It couldn’t carry on like that could it? No, of course not. Because in a lot of ways Linkin Park are the nu-metal generation’s Bon Jovi; that they can write a mean chorus and start a party is never in doubt, but they don’t have the critical clout of their peers, they are considered “Johnny-come-latelies” to a scene that was already well established, before turning their back on it to court the attention of a more mainstream and ‘serious’ music fan. And those people have to be sated. The problem with that is that Linkin Park aren’t really very good at anything apart from catchy, guitar-driven, bouncy rock songs. When they dip their toes into electronica, as on DJ Joseph Hahn’s scratching solo, it’s aiming for The Prodigy but more like a bloke dropping some synths down a well. Mike Shinoda is a clever and talented musician but his rapping is less Jay-Z, more John Barnes and coupled with his “wave your hands in the air like you just don’t care” gestures resembling a drowning pensioner with a dislocated shoulder he often comes across as a bit like an embarrassing uncle, drunk at a wedding. Waiting For The End has the most disagreeable attempt at reggae since Mike Read went political. And the nadir is reached with Iridescent, a ballad so cheesy that it’s like hearing Celine Dion and Whitney Houston drowning in a vat of Brie.

This Is A Band In The Midst Of Re-evaluating Their Sound

The band do start to redeem themselves towards the end by playing some more of their big hits like Numb, In The End and What I’ve Done, but they never go back to recapturing the feeling of that fizzy, giddy, full-throttle opening. Which is a shame. Because there is a rock heart beating inside of the band. But it appears to only be allowed out for a limited time. Whether this is due to a fear of straying too far from their fanbase or a slow but gradual climb back into our world we are yet to know. But there are encouraging signs here tonight, not least the presence of OM&M both as support and joining the band onstage at various points during their set, that Linkin Park are falling back in love with loud music.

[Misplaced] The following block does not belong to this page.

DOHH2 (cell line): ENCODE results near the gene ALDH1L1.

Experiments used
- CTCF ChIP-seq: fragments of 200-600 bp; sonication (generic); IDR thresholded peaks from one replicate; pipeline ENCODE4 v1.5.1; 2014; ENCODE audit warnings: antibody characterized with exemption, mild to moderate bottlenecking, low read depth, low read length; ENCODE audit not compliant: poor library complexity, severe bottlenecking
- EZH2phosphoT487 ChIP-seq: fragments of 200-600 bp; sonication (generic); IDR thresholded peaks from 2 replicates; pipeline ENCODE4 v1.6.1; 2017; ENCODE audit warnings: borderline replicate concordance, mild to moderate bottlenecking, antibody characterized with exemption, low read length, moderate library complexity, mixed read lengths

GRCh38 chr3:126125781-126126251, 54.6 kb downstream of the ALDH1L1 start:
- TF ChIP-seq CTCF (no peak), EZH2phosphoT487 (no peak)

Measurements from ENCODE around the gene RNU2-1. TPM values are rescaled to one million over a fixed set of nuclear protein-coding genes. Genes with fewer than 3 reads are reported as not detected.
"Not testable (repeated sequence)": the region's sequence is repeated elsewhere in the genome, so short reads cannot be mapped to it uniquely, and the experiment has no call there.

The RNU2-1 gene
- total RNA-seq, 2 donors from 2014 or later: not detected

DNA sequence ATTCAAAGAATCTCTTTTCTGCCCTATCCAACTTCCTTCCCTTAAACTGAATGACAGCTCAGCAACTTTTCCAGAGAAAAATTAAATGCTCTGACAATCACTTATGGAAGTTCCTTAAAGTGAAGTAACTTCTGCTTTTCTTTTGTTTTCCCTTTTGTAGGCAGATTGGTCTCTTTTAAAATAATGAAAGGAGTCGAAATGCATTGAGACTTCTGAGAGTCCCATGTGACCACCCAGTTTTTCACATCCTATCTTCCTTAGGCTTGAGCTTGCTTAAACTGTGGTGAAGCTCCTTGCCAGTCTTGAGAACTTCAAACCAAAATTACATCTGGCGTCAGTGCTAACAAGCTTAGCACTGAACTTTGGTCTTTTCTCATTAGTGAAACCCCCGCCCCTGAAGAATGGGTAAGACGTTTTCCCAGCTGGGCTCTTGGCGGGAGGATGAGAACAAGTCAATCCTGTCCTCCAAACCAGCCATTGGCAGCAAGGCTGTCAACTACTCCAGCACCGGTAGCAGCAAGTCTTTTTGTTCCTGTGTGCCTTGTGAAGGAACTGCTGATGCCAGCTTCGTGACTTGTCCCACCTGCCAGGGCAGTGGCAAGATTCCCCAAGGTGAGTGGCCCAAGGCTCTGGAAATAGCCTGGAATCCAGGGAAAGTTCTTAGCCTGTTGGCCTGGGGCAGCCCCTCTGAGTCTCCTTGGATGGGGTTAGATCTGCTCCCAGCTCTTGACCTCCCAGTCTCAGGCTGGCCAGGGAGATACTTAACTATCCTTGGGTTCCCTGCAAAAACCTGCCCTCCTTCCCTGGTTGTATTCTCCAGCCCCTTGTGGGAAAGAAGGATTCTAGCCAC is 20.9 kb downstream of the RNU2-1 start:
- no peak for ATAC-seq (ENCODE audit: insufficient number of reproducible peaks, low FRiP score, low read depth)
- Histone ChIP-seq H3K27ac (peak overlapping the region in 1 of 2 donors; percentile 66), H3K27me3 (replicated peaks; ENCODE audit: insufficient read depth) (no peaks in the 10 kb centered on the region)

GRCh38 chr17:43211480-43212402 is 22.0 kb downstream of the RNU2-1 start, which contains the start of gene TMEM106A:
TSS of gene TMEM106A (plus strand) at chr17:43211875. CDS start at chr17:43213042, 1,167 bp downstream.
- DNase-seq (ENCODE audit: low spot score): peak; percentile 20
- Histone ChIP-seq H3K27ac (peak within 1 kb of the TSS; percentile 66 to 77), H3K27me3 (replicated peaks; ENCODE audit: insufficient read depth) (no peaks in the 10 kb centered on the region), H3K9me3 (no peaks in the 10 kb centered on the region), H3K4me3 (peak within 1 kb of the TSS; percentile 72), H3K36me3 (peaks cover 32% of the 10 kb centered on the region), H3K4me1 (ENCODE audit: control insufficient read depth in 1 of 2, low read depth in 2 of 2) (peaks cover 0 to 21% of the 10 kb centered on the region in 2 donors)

Ultimately, Most People Here Don’t Care What Type Of A Band Linkin Park Are

Of course the crowd lap it up regardless of the style. They are less interested in genre politics and more interested in having a fun night out. But you wonder how many of them are aware that heavy metal even exists, let alone are fans of it. The range of people here are as wide a variety as you could ever see at any gig. From the teenage pop girl to the middle-aged old school rocker. Linkin Park have become to metal what Simply Red are to soul music. An incredibly popular band that have it’s roots in their own particular scene, have influenced and opened up many people to investigate further into music they may not have ever been exposed to without them, and have totally transcended the genre… Which could be argued as a good or a bad thing. It all depends on how full your cup is…

Linkin Park Setlist

Guilty All The Same Given Up Points Of Authority One Step Closer Papercut Rebellion Runaway Wastelands Castle Of Glass Leave Out All the Rest / Shadow Of The Day / Iridescent Robot Boy Burn It Down Waiting For The End Final Masquerade Wretches And Kings / Remember The Name / Skin To Bone Numb In the End Faint Lost In The Echo New Divide Crawling Until It’s Gone What I’ve Done Bleed It Out

Stephen Hill

Since blagging his way onto the Hammer team a decade ago, Stephen has written countless features and reviews for the magazine, usually specialising in punk, hardcore and 90s metal, and still holds out the faint hope of one day getting his beloved U2 into the pages of the mag. He also regularly spouts his opinions on the Metal Hammer Podcast.